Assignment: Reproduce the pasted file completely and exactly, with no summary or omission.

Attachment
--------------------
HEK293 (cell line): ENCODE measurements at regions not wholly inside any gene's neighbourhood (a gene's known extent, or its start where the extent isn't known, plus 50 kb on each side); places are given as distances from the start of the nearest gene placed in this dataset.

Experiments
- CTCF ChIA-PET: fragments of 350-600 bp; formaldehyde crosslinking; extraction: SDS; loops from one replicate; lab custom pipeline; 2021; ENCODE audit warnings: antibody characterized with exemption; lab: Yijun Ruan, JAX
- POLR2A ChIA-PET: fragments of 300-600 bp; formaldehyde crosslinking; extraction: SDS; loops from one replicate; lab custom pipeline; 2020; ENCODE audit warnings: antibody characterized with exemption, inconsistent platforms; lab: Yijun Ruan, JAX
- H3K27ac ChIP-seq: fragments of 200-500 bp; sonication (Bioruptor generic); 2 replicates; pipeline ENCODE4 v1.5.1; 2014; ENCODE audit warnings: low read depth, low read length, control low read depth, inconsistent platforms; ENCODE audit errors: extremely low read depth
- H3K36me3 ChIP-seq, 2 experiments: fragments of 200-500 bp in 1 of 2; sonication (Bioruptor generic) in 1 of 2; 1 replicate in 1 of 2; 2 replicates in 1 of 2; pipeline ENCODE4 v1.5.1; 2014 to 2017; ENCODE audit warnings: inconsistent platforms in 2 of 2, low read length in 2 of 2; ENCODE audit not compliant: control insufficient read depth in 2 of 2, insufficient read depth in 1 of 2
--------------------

HEK293 (cell line): ENCODE measurements at regions not wholly inside any gene's neighbourhood (a gene's known extent, or its start where the extent isn't known, plus 50 kb on each side); places are given as distances from the start of the nearest gene placed in this dataset.

Experiments
- CTCF ChIA-PET: fragments of 350-600 bp; formaldehyde crosslinking; extraction: SDS; loops from one replicate; lab custom pipeline; 2021; ENCODE audit warnings: antibody characterized with exemption; lab: Yijun Ruan, JAX
- POLR2A ChIA-PET: fragments of 300-600 bp; formaldehyde crosslinking; extraction: SDS; loops from one replicate; lab custom pipeline; 2020; ENCODE audit warnings: antibody characterized with exemption, inconsistent platforms; lab: Yijun Ruan, JAX
- H3K27ac ChIP-seq: fragments of 200-500 bp; sonication (Bioruptor generic); 2 replicates; pipeline ENCODE4 v1.5.1; 2014; ENCODE audit warnings: low read depth, low read length, control low read depth, inconsistent platforms; ENCODE audit errors: extremely low read depth
- H3K36me3 ChIP-seq, 2 experiments: fragments of 200-500 bp in 1 of 2; sonication (Bioruptor generic) in 1 of 2; 1 replicate in 1 of 2; 2 replicates in 1 of 2; pipeline ENCODE4 v1.5.1; 2014 to 2017; ENCODE audit warnings: inconsistent platforms in 2 of 2, low read length in 2 of 2; ENCODE audit not compliant: control insufficient read depth in 2 of 2, insufficient read depth in 1 of 2